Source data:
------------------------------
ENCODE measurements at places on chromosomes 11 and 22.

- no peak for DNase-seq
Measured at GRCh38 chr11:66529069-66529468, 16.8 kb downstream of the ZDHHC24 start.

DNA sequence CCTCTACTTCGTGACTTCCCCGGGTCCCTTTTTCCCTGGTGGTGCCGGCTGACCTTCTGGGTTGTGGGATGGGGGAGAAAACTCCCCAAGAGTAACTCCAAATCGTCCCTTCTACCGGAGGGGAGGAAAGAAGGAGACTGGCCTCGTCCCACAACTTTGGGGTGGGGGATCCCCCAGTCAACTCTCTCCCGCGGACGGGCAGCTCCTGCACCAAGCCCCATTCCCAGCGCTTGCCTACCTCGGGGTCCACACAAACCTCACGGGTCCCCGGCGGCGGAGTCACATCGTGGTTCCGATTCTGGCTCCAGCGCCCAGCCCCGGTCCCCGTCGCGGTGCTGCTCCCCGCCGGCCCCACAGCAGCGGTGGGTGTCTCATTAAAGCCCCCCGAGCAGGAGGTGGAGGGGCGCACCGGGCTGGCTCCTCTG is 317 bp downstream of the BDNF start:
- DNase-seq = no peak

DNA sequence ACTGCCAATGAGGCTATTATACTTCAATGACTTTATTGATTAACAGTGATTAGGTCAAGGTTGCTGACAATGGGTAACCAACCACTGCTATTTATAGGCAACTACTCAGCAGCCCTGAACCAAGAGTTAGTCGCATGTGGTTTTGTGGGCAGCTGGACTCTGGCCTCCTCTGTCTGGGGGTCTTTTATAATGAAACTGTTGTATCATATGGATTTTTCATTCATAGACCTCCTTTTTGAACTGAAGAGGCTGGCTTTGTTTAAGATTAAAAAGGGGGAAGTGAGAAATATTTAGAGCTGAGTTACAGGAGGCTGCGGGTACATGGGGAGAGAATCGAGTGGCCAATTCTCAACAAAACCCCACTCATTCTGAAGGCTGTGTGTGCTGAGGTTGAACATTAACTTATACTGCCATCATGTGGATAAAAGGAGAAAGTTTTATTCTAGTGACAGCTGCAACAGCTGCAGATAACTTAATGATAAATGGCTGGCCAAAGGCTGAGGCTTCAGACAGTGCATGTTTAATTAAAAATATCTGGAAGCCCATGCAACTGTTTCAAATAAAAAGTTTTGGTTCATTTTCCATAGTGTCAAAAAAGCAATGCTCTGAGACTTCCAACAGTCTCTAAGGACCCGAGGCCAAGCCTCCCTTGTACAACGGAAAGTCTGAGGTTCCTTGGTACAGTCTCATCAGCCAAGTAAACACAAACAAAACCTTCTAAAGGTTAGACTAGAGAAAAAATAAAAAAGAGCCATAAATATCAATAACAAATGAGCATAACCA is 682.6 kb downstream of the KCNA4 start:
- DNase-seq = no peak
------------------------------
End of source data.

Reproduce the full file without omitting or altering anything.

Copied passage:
ENCODE measurements at places on chromosomes 11 and 22.

- no peak for DNase-seq
Measured at GRCh38 chr11:66529069-66529468, 16.8 kb downstream of the ZDHHC24 start.

DNA sequence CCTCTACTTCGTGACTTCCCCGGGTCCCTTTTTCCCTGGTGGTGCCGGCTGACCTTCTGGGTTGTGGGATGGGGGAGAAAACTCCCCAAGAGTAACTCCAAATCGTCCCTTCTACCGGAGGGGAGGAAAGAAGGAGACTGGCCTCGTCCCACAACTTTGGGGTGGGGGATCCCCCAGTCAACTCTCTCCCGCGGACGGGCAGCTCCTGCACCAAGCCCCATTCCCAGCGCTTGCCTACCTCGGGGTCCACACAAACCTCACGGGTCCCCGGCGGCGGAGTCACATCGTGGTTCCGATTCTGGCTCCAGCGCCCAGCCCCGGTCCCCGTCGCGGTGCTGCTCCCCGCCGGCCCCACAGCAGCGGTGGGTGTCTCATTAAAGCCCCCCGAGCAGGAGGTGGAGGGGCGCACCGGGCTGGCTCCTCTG is 317 bp downstream of the BDNF start:
- DNase-seq = no peak

DNA sequence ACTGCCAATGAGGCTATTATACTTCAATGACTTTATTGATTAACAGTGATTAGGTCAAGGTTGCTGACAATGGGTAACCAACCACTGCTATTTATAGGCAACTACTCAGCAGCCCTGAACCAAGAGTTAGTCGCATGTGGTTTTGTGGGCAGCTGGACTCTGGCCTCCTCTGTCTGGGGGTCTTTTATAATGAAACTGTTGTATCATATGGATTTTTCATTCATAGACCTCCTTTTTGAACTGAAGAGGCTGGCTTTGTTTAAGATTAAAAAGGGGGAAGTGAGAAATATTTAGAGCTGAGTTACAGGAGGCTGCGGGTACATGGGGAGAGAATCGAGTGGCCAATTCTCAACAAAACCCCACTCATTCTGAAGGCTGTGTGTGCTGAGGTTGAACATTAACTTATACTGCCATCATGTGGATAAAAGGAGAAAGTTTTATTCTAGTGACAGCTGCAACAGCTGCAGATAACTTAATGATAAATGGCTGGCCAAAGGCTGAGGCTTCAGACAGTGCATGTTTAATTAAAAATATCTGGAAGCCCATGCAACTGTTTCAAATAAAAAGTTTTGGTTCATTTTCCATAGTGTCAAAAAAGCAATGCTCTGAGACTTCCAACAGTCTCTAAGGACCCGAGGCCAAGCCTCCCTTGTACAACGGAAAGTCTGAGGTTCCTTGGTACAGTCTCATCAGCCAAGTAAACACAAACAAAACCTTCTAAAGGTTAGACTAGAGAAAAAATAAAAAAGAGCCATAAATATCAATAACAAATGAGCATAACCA is 682.6 kb downstream of the KCNA4 start:
- DNase-seq = no peak